Nick Ruxton-Boyle, director of environment at Marston Holdings explains why it is important to change public perception of traffic schemes.
I am writing this blog on a train on my way to our London office for the first time in ages. I have booked my desk at the office and am looking forward to seeing some colleagues in the flesh, rather than on screen.
Talking of screen activity, I presented at what feels like my 400th webinar at the 19th transport practitioners meeting last week.
The two-day event saw over 100 professionals present case studies and academic papers on a wide range of transport solutions.
Most of which were designed specifically to meet local air quality and carbon challenges, rather than traditional transport ones such as safety, accessibility or congestion.
However, unsurprisingly, many of the solutions performed well against these co-requirements.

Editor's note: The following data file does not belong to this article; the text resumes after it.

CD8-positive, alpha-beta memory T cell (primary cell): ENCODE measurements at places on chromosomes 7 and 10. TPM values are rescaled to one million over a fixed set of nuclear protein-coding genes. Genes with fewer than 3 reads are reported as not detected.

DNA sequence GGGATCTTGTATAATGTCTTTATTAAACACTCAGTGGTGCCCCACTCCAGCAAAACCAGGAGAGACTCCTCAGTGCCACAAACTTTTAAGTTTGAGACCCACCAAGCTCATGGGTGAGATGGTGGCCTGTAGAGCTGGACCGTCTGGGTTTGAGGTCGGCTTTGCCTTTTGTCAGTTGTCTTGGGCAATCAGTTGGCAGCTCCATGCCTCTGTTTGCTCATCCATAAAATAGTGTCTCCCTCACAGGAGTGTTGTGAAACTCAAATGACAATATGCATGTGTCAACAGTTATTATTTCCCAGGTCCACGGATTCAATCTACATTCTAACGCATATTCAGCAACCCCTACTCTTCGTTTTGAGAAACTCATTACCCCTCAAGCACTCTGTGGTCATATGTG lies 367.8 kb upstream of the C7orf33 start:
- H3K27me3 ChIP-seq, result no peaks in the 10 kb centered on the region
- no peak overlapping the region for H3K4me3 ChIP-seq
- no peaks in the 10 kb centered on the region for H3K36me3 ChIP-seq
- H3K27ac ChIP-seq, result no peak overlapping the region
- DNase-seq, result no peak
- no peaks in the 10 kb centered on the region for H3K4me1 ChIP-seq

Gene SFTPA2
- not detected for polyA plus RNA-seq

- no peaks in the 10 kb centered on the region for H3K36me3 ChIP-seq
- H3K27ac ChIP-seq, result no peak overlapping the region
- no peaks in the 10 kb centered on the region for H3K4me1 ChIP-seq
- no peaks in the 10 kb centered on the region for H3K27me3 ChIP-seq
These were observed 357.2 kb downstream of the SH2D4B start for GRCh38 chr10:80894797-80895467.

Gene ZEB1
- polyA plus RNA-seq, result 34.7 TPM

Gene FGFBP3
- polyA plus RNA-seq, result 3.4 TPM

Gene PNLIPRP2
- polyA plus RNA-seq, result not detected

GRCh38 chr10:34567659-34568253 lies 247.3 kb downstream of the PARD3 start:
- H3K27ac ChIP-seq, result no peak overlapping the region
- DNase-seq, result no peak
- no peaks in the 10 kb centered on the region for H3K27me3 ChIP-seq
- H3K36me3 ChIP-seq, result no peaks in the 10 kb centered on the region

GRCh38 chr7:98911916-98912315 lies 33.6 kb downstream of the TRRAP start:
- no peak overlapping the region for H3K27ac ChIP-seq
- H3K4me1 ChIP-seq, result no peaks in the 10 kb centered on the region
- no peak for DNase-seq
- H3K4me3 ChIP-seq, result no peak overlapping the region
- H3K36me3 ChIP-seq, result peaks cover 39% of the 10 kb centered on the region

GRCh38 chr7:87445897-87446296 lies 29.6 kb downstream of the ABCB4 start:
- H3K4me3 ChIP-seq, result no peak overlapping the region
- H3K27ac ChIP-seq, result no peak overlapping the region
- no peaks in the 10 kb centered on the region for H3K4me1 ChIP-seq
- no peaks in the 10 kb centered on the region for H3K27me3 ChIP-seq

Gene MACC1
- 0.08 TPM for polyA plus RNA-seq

I was impressed by the increasing use of technology, particularly data, to target, assess and monitor these schemes. The overriding message at the conference was one of language and how we, as an industry, need to do more to ‘sell’ our schemes to the wider public.
For example, clean air zones tend to have good public acceptance despite their charging nature. This is possibly due to the name of these schemes.
Clean air is something that everyone wants whereas road user charging as a concept does not poll so well.
A case in point is the SW6 traffic reduction scheme in Fulham, London, which is often referred to as a ‘traffic, congestion and pollution reduction scheme’.
Powered by our ANPR technology, the scheme has achieved a 75% reduction in traffic within the zone whilst still allowing essential movements such as blue lights, deliveries and waste collections.
What is more impressive is that it has also achieved a 12% reduction on the boundary roads which sometimes bear the brunt of displaced traffic.
This week Leicester City Council launched its workplace parking levy consultation.
Earlier this year I had the privilege of sharing the screen with the city’s Mayor Sir Peter Soulsby. His ambition for the city was infectious and his plans for a workplace parking levy build on the huge success of the scheme in Nottingham.
Most of the feasibility studies I have undertaken for local authority clients have shown a significant return on investment, excellent co-benefits across the environment and transport spectrum and relatively low political risk.